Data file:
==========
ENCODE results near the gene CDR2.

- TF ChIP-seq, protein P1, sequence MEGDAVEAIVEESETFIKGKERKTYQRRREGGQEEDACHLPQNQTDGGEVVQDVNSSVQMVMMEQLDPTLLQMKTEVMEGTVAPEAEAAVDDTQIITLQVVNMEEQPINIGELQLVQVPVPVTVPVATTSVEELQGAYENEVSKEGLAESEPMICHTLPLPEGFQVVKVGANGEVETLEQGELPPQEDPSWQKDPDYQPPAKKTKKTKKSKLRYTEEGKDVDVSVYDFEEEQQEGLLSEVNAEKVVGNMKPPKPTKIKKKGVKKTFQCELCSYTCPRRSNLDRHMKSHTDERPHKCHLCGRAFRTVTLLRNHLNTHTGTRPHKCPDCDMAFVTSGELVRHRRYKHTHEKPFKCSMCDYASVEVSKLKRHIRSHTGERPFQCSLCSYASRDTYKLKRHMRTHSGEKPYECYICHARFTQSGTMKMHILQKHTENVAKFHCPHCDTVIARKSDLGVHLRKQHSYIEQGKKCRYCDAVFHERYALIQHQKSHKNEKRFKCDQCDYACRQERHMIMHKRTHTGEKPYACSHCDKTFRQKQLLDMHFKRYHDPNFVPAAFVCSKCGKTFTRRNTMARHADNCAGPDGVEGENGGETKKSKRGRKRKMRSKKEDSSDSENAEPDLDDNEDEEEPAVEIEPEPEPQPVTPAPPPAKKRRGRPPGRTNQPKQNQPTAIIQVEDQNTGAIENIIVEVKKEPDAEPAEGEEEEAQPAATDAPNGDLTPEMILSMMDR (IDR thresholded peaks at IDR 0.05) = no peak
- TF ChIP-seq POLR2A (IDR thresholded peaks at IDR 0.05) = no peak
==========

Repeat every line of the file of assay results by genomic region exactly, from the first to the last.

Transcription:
ENCODE results near the gene CDR2.

- TF ChIP-seq, protein P1, sequence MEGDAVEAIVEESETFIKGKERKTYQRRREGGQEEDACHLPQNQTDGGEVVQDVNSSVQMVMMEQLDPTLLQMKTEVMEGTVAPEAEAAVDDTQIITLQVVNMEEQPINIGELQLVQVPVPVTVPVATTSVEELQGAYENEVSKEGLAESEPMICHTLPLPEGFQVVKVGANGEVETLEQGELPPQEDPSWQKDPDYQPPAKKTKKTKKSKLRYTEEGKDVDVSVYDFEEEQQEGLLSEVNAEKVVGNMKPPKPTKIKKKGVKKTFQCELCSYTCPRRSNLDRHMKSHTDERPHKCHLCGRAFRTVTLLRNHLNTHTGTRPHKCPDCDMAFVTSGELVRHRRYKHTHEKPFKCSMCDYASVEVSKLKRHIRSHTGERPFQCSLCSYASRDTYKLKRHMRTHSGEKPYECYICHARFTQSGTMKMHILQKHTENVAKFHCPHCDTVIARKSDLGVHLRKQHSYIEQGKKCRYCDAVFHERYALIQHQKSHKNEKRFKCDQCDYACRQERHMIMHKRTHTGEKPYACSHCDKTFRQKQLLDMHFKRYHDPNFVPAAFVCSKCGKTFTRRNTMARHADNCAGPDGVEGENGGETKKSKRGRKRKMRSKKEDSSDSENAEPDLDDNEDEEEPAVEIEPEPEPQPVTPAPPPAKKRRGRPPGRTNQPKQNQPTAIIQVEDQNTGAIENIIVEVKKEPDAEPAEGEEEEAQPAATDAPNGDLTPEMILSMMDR (IDR thresholded peaks at IDR 0.05) = no peak
- TF ChIP-seq POLR2A (IDR thresholded peaks at IDR 0.05) = no peak